Still, there’s a good variety of enemy types and encounters need to be planned around when to engage melee fighters and armored enemies. The four main types of weapons needed are usually sufficient to handle most encounters so crafted weapons aren’t particularly needed but it feels at times like the combat systems are full of half-implemented ideas that needed a bit more work to actually feel right.
As for crafting, I feel like the crafting system has progressed since the previous game in terms of complexity but there’s never enough salvage to upgrade every weapon fully by the endgame. Players will be forced to head back to previous areas where enemies respawn in small groups just to gain salvage which is notably grindy, even in a game with as many sidequests as this one has.
Speaking of sidequests, the best part of Rise of the Tomb Raider is actually raiding tombs. The main quest, sidequests and hidden areas provide enough new dungeons that it’s easy to get lost in the game. Finding all collectibles and completing all challenges easily raises total playtime to 50 hours so it’s hard to argue that you aren’t getting your money’s worth here. The platforming always feels intuitive and with as many unlockables as Rise of the Tomb Raider has, it’s hard to argue that the game isn’t a good buy. In fact, it reminds me a lot of late 90s 3D platformers and is good for holding over anyone waiting for Yooka-Laylee to hit later this year. While that may not be to everybody’s tastes, gamers who are nostalgic for the days of Gex and Banjo-Kazooie are going to find a lot to love with Rise of the Tomb Raider.
As for the narrative, Lara feels more confident this time around and more of the gameplay is actually spent hunting for artifacts and raiding tombs than on survival which works considering the title of the game. The actual story deserves to not be spoiled but there is a boss fight at the end which is surprisingly well done and makes me regret that there aren’t more of them in the game. Hopefully the next game will feature more major enemies in the story since boss fights are a dying trend and they need to come back.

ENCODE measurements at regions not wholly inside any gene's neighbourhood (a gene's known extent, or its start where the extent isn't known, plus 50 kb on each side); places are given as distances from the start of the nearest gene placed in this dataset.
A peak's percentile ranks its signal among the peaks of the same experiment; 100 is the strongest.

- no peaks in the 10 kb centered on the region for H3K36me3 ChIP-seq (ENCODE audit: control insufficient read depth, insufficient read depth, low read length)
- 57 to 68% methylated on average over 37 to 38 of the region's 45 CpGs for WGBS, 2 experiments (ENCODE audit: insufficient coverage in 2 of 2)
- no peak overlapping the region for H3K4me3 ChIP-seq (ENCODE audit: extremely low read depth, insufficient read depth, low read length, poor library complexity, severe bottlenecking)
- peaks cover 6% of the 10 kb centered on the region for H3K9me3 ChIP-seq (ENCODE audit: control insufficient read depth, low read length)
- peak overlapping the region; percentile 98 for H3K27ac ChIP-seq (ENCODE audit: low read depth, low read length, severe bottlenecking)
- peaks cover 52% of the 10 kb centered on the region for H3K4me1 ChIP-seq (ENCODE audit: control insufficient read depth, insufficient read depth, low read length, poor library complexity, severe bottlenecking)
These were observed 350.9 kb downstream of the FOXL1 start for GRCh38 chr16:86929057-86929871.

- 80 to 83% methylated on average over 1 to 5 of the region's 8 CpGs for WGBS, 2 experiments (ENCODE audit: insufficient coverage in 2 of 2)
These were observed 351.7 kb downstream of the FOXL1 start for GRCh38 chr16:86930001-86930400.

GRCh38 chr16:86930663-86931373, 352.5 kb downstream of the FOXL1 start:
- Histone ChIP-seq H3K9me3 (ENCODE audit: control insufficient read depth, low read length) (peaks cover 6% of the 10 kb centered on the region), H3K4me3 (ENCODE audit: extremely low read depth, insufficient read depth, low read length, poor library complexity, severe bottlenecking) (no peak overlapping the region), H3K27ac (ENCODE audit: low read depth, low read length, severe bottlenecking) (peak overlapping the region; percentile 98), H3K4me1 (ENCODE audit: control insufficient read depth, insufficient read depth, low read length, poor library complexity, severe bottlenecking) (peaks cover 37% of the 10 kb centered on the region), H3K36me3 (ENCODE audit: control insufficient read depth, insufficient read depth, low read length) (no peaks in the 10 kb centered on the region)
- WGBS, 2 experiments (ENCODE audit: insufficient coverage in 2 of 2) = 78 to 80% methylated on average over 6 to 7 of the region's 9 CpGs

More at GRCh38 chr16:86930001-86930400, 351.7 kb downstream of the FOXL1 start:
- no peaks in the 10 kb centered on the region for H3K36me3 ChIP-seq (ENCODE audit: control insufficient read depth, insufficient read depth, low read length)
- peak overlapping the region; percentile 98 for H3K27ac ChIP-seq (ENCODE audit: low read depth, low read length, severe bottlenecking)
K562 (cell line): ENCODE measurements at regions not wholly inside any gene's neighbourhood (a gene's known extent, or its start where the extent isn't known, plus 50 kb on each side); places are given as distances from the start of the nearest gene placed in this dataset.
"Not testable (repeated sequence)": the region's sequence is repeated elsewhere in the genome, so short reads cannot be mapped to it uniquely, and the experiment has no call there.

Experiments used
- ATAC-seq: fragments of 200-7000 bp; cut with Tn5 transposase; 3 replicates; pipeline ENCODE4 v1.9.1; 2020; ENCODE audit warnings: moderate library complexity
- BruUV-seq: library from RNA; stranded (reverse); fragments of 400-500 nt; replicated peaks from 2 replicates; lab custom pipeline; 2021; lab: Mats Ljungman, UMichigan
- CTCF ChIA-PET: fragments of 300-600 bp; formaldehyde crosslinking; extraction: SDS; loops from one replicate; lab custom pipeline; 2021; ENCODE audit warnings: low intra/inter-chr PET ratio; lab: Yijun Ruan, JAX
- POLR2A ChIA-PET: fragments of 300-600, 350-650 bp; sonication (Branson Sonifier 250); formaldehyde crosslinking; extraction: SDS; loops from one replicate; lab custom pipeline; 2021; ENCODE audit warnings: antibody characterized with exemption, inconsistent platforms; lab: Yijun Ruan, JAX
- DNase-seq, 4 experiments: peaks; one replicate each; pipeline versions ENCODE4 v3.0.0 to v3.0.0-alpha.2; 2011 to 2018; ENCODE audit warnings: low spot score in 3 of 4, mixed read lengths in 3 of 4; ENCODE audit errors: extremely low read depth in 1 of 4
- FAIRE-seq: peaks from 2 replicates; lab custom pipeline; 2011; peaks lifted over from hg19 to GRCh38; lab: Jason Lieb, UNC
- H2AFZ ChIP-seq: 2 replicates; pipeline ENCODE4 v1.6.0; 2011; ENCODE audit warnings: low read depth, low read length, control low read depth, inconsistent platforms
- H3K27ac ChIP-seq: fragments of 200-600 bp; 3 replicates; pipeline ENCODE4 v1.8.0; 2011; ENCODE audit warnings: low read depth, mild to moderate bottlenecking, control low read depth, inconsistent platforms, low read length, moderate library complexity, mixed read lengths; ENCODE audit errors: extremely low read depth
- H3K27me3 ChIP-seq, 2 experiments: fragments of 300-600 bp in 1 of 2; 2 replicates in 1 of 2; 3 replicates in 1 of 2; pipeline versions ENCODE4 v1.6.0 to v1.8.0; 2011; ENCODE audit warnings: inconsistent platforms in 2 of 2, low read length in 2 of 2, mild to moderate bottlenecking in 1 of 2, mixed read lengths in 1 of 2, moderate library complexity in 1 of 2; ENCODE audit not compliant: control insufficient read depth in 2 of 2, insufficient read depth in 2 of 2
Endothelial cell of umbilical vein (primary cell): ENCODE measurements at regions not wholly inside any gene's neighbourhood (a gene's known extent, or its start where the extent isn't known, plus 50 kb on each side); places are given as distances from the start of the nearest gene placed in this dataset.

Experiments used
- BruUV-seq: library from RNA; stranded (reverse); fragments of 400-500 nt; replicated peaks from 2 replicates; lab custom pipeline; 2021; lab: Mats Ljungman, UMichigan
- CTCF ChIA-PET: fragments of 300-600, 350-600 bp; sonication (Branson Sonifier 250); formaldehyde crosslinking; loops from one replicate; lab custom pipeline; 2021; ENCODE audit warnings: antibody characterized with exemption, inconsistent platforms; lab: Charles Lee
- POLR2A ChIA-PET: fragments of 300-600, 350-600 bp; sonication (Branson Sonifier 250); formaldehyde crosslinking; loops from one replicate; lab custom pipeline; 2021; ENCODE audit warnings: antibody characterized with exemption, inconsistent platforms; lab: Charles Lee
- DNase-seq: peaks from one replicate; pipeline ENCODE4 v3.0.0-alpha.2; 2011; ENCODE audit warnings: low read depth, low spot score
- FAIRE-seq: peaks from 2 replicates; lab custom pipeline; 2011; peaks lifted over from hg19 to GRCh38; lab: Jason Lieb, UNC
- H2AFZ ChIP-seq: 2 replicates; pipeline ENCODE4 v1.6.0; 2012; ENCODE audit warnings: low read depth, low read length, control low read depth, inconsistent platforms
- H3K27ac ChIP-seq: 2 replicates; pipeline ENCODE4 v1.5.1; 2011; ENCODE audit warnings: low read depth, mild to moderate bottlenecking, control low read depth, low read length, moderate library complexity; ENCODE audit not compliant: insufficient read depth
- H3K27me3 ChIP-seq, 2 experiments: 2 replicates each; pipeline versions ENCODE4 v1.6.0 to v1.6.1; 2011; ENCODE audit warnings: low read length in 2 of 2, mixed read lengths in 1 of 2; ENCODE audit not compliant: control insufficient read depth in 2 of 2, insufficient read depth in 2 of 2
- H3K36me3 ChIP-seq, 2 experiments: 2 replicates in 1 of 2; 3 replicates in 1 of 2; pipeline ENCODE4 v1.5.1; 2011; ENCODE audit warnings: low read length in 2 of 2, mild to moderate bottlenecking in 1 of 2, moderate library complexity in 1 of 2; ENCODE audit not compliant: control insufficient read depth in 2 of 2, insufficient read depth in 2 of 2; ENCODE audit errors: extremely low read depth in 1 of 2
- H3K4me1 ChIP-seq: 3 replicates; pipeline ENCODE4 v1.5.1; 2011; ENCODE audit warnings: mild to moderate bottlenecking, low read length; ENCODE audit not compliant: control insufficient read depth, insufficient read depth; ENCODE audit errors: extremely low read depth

Probably the biggest omission that I had issues with was the lack of multiplayer. While the multiplayer in the last Tomb Raider wasn’t as polished as it could be, I felt like there was a lot of potential that was wasted by doing away with it entirely and it’s sad to see it go. Hopefully it’ll be added back into the game as DLC but it’s more likely that it will make a comeback with the sequel. Given the modes and gameplay ideas present in the 2013 reboot, it feels like a letdown to not see those ideas be fully realized.
Overall, it’s a flawed follow up that presumably needed a bit more time to gestate but still does what the 2013 game did better. While it’s hard to argue that you aren’t getting a good value for your money, it’s also hard to give Rise of the Tomb Raider a glowing recommendation. If you’re okay with an overall enjoyable experience with some design and technical flaws, then go right ahead and make a purchase. Just don’t expect Rise of the Tomb Raider to fulfill all its potential.
+ Raiding tombs for treasure
+ Easy to get sidetracked with gathering resources for upgrades
+ Feels like a late 90s 3D platformer at times thanks to how much time I spend collecting stuff.
+ Combat feels good. Varied enemy types.
+ Exploration in an open world environment
– Poor optimization and crashes
– Multiplayer is gone.
– Difficulty seems unbalanced.
– Salvage is too rare.
– Needs More Boss Fights
Overall – 7.2/10